These were crisis times for the Church. The initial years of the Revolution saw everything possible done to destroy the “superstition of religion.” Churches had been destroyed, religious and priests put to death or expelled. Napoleon had stopped the destructive persecution but controlled the Church and its activities. Now in the restoration of the monarchy, the Church was free and had to make up for the destruction of the previous 25 years. People were generally ignorant of their faith and its practices, and those in the country villages were even more abandoned than those in the cities. For this reason the “shock therapy” of the missionaries had to be prolonged and deep.
The missions will last not less than three weeks, in contrast to retreats which may be for three or eight days, but never more than fifteen days.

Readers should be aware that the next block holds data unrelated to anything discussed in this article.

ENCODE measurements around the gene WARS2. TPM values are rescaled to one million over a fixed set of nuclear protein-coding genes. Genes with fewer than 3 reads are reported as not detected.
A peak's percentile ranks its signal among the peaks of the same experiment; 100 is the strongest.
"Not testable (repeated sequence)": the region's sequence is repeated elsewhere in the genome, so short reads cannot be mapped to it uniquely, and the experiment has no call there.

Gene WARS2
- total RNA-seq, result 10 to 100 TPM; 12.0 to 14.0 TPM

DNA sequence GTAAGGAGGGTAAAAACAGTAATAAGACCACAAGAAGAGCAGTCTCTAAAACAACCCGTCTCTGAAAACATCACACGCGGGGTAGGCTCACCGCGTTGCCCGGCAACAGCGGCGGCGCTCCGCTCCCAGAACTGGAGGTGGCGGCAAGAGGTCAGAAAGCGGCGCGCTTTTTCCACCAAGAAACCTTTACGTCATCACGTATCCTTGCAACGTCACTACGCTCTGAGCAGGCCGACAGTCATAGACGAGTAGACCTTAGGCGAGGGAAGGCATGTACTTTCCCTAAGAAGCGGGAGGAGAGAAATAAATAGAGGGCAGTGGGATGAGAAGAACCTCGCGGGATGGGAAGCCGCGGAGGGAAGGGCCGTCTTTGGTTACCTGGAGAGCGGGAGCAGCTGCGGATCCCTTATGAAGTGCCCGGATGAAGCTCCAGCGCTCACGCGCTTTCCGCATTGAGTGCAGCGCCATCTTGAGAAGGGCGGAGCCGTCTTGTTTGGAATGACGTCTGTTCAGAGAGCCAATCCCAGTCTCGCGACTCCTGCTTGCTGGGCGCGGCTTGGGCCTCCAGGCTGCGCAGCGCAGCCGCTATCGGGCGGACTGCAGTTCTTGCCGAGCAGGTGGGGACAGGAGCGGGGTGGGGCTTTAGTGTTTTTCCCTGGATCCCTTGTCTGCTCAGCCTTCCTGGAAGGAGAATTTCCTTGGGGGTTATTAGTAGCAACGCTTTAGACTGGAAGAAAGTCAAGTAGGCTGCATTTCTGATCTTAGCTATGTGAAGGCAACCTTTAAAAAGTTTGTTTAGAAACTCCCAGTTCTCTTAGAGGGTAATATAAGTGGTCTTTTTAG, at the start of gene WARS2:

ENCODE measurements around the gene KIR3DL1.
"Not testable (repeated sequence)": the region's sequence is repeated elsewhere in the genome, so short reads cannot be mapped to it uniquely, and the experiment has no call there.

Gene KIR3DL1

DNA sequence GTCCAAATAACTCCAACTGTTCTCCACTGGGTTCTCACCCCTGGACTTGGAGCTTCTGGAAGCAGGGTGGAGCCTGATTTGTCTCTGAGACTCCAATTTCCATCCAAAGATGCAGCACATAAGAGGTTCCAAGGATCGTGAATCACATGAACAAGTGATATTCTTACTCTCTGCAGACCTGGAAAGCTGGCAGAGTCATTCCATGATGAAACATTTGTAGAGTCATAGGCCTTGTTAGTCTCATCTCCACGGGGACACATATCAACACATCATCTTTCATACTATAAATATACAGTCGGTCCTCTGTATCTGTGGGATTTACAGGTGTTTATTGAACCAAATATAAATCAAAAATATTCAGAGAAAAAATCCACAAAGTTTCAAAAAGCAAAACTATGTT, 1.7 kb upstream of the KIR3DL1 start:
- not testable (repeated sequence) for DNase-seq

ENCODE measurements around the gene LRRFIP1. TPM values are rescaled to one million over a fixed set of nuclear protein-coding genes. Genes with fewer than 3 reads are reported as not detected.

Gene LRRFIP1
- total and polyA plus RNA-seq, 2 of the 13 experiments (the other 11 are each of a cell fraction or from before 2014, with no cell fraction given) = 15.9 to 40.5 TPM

1818 Rule Chapter Two, §1 article 9
Missions may be prolonged for a month or longer, but never more than six weeks.
1818 Rule Chapter Two, §1 article 10
The length was necessary in order to assure a complete and profound adult catechesis to instruct the people, and to work at their conversion to bring them to a deep and meaningful participation in the sacramental and prayer life of the local church and to change the quality of their lives and social relationships. The basic time was three weeks, but with the possibility of adding up to another three until the missionaries were satisfied that their efforts had taken root.
Today in our superficial and ever-changing world, I ask myself whether our evangelisation goes deep enough to really make a difference and take root in the lives of people. Three to six weeks was a long time – but nature teaches us that there are no instant plants. Just because I say something does not necessarily mean that a seed has been planted.